Longtime feminist activist Loretta Ross has a solution for the counterproductive public shaming that takes place in social justice movements—she calls on us to try “calling in.”
“There’s too much infighting in the feminist movement,” feminist activist Loretta Ross told Ms. “We’re too vulnerable. Our weaknesses become our opponents’ opportunities.”
Ross is raising an alarm about the corrosive practice of “calling out” in social justice movements and proposes an alternative—“calling in”—which she describes as a “feminist practice of intersectionality.” Calling in is a strategy for working together across differences.
Feminists have negotiated their differences of race, class, sexuality, politics and more for generations, often using these distinctions to strengthen feminist activism. But sometimes these differences have become destructive. Calling out is publicly criticizing others in a way that humiliates them. Calling out can be a useful tactic for holding human rights violators accountable, Ross says, particularly for less-powerful people trying to stop harm by more-powerful people or entities. But calling out is often counterproductive when it takes the form of public shaming within social movement spaces, Ross notes, particularly when it results in banishing others because they are not “woke” enough.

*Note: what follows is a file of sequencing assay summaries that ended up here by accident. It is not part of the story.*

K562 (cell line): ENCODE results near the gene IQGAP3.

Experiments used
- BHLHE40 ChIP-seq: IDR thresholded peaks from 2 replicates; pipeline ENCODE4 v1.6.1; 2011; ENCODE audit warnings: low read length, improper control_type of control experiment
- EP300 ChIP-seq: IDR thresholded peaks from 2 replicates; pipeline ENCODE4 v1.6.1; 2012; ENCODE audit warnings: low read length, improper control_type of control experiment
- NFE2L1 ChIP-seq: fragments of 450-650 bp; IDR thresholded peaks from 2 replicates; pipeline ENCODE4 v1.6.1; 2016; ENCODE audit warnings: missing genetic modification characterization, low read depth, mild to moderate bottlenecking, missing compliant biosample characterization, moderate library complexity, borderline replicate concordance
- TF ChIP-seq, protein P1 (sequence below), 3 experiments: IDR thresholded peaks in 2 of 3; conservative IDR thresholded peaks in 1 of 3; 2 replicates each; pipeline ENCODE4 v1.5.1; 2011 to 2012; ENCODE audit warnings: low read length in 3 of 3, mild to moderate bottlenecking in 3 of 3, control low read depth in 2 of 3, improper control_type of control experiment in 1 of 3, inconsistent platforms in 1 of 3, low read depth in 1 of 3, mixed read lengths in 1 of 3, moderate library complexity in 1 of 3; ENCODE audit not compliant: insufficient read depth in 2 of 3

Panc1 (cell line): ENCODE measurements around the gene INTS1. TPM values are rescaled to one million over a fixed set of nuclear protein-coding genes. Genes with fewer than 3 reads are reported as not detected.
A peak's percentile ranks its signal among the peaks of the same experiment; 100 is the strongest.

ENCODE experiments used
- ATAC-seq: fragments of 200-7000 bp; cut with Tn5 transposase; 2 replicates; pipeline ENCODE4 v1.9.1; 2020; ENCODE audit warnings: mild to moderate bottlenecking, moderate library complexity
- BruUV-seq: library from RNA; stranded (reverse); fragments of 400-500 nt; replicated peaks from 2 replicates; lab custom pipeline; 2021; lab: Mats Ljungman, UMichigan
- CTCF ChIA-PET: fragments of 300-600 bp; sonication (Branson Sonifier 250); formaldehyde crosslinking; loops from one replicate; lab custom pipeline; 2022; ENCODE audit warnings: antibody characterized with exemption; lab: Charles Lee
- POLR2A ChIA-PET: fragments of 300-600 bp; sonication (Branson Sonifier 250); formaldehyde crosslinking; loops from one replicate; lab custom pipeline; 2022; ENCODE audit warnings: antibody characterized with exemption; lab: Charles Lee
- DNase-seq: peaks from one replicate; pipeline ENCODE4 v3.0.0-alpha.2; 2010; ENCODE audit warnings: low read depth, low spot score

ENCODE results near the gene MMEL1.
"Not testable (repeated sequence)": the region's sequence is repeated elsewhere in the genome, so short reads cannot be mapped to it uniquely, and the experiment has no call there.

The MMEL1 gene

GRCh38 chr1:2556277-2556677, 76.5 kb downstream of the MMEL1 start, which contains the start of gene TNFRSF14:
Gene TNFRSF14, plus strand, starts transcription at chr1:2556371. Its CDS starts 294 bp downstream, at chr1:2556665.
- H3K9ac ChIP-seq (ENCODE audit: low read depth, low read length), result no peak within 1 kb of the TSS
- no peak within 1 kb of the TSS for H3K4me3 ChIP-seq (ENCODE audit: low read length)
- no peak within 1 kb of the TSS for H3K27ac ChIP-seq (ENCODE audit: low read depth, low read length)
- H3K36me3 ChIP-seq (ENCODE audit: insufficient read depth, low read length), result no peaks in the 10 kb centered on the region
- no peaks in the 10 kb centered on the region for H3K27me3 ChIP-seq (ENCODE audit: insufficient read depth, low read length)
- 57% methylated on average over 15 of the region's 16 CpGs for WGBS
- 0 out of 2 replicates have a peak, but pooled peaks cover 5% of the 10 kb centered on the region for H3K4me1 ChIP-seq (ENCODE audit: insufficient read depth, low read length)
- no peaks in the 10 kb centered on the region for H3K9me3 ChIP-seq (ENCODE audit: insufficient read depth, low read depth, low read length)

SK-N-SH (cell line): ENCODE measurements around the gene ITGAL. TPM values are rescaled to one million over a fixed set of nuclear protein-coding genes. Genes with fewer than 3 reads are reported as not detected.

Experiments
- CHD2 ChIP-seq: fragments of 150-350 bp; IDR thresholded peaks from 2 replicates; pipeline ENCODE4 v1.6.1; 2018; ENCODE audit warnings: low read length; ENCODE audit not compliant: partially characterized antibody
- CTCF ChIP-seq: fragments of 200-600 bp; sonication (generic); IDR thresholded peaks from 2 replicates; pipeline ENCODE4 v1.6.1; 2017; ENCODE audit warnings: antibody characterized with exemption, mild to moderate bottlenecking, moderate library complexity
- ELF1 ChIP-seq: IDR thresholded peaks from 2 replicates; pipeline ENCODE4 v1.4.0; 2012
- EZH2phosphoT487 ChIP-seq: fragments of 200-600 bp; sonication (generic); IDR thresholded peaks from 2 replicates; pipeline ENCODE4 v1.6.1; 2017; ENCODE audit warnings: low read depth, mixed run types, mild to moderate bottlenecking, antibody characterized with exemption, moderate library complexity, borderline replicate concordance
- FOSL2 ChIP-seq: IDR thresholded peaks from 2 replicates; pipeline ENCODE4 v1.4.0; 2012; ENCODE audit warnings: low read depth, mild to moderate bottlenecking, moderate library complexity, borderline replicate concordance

“Being so quick to take offense is not a statement of how woke you are. It’s a statement of how much you need to grow.”